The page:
Genetic biodiversity assessment and local seed systems of maize landraces among smallholder farmers in Western Kenya
Muui, C. W.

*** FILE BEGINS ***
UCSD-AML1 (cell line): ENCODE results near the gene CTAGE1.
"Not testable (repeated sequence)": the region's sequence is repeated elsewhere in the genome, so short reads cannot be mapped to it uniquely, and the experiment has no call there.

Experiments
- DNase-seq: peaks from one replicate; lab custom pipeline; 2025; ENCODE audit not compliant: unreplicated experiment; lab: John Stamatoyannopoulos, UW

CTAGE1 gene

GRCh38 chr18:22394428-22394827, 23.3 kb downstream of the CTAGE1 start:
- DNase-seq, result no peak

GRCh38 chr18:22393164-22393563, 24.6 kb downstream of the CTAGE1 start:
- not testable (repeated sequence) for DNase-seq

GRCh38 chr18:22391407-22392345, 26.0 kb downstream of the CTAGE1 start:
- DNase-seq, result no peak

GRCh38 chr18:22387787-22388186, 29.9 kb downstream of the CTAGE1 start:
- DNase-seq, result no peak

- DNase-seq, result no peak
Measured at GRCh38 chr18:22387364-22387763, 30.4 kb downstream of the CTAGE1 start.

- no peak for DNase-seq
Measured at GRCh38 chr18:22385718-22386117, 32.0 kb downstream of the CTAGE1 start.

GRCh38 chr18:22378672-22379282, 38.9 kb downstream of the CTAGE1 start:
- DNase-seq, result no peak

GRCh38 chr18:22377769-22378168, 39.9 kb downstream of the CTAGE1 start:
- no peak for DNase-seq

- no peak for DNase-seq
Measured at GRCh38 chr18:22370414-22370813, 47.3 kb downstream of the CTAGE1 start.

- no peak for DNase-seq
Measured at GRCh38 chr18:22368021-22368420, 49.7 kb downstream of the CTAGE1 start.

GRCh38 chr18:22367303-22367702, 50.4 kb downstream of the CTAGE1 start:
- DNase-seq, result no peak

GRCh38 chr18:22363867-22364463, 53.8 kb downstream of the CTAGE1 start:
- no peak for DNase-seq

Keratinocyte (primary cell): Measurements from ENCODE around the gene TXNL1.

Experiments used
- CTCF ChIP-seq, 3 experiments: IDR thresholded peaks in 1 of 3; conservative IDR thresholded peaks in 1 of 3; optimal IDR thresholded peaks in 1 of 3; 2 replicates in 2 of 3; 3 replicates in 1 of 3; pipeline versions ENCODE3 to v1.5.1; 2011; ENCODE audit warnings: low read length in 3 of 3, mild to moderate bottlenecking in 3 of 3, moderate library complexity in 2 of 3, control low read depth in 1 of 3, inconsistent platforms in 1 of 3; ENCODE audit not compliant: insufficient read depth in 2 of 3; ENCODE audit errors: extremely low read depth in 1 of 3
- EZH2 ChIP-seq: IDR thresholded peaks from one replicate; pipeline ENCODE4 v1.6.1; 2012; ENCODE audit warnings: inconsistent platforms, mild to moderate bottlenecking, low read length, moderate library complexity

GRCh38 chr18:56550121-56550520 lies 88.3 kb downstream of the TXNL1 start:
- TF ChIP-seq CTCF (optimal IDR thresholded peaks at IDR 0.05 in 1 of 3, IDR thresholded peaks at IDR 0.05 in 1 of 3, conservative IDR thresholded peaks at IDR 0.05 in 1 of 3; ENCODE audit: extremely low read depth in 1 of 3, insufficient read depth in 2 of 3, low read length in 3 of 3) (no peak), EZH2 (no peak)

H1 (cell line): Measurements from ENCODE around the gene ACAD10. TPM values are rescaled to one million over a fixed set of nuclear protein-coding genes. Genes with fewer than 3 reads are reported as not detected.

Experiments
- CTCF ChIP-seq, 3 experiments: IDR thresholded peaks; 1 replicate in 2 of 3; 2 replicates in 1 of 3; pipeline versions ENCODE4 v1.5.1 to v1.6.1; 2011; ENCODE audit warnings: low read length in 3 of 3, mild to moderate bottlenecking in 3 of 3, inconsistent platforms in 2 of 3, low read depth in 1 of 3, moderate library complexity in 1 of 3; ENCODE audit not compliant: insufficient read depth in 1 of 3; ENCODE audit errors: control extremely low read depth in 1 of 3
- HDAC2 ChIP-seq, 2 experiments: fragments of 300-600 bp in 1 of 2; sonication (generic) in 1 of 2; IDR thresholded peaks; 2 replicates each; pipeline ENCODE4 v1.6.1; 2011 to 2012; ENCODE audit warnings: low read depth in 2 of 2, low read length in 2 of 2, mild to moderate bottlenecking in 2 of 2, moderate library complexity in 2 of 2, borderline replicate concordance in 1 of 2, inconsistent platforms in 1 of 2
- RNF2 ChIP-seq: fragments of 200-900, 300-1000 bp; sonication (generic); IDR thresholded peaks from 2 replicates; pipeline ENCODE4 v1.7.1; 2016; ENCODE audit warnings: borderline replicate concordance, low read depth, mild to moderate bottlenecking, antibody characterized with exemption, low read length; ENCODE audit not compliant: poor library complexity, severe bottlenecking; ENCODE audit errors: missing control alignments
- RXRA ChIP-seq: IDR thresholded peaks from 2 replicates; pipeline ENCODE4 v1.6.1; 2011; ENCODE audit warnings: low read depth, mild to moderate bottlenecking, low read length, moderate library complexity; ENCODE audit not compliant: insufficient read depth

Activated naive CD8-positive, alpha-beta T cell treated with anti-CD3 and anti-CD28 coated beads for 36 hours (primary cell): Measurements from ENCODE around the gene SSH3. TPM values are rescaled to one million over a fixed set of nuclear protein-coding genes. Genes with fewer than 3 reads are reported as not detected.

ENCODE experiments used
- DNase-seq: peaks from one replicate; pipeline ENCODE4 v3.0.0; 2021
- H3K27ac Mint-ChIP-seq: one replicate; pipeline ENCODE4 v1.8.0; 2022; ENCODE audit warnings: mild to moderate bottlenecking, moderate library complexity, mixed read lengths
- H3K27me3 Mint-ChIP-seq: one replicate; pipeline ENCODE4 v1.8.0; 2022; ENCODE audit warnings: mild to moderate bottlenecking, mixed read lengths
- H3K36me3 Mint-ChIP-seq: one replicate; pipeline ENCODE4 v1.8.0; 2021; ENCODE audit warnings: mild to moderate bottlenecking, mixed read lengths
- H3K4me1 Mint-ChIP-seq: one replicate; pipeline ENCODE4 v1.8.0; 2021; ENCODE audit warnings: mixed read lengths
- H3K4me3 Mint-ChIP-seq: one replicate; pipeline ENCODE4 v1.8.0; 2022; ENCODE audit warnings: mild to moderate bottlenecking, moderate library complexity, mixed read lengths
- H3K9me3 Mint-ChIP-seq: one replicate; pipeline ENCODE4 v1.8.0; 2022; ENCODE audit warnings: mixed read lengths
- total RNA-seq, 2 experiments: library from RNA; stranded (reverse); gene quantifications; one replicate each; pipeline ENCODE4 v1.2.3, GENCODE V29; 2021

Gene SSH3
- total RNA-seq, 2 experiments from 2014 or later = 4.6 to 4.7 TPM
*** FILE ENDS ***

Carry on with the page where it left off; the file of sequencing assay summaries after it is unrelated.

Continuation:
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Maize is the main staple food in Kenya and adoption rates for improved varieties is high. Smallholder farmers grow over 75% of the maize crop in Kenya. Breeders consider that some local varieties hold potential value for local adaptation and other useful traits. Many farmers in western Kenya use local maize landraces although documentation indicating genetic diversity of these maize types has not been done. The objective of this study was to assess the genetic diversity of these local maize landraces and to document the existing local seed systems of the same in four western Kenya districts. A total of 285 randomly selected farmers from four western Kenya districts were interviewed using a questionnaire. Both primary and secondary data is used. Four maize landraces were found in this region. Eighty percent and sixty five percent of farmers in Siaya and Busia districts respectively planted only these maize types, whereas Bungoma and Kakamega each had 32% and 20% respectively. These local maize types covered more than half of the total maize area in Siaya and Busia districts. The interviewees had a well defined local maize seed system. In conclusion there are four types of indigenous maize types of economic importance in western Kenya with well defined seed conservation systems. It is recommended that communities in the lower potential areas of Siaya and Busia districts be considered as sites for improved on-farm seed conservation programmes. Also, any anticipated introduction of genetically modified maize into this region should be done under carefully considered guidelines to minimize the risk of contaminating these maize types.